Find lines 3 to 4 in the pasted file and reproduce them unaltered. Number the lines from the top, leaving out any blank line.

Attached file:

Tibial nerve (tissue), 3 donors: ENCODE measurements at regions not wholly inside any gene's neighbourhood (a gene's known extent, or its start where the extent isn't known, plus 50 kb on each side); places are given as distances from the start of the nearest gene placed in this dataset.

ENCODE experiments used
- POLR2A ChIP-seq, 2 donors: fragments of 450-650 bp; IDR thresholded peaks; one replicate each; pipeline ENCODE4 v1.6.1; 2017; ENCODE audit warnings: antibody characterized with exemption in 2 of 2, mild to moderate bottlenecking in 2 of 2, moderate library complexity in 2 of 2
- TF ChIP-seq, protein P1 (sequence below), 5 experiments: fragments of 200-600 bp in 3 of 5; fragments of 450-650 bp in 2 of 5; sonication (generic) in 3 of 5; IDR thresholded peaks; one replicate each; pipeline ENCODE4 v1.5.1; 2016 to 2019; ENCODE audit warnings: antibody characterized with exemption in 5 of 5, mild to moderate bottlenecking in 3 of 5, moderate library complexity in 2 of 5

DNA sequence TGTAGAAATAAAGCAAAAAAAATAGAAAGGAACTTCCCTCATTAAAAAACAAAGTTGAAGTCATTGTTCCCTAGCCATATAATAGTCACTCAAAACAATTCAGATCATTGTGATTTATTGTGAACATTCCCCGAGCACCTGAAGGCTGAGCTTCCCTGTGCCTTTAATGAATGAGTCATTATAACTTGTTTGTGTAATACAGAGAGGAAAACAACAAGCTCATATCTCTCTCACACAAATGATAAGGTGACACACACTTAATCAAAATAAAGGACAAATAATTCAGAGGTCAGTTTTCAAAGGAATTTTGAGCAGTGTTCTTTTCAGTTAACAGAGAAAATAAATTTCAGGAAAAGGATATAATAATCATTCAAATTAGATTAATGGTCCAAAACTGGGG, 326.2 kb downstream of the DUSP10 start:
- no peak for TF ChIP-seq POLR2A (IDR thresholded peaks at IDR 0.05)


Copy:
- POLR2A ChIP-seq, 2 donors: fragments of 450-650 bp; IDR thresholded peaks; one replicate each; pipeline ENCODE4 v1.6.1; 2017; ENCODE audit warnings: antibody characterized with exemption in 2 of 2, mild to moderate bottlenecking in 2 of 2, moderate library complexity in 2 of 2
- TF ChIP-seq, protein P1 (sequence below), 5 experiments: fragments of 200-600 bp in 3 of 5; fragments of 450-650 bp in 2 of 5; sonication (generic) in 3 of 5; IDR thresholded peaks; one replicate each; pipeline ENCODE4 v1.5.1; 2016 to 2019; ENCODE audit warnings: antibody characterized with exemption in 5 of 5, mild to moderate bottlenecking in 3 of 5, moderate library complexity in 2 of 5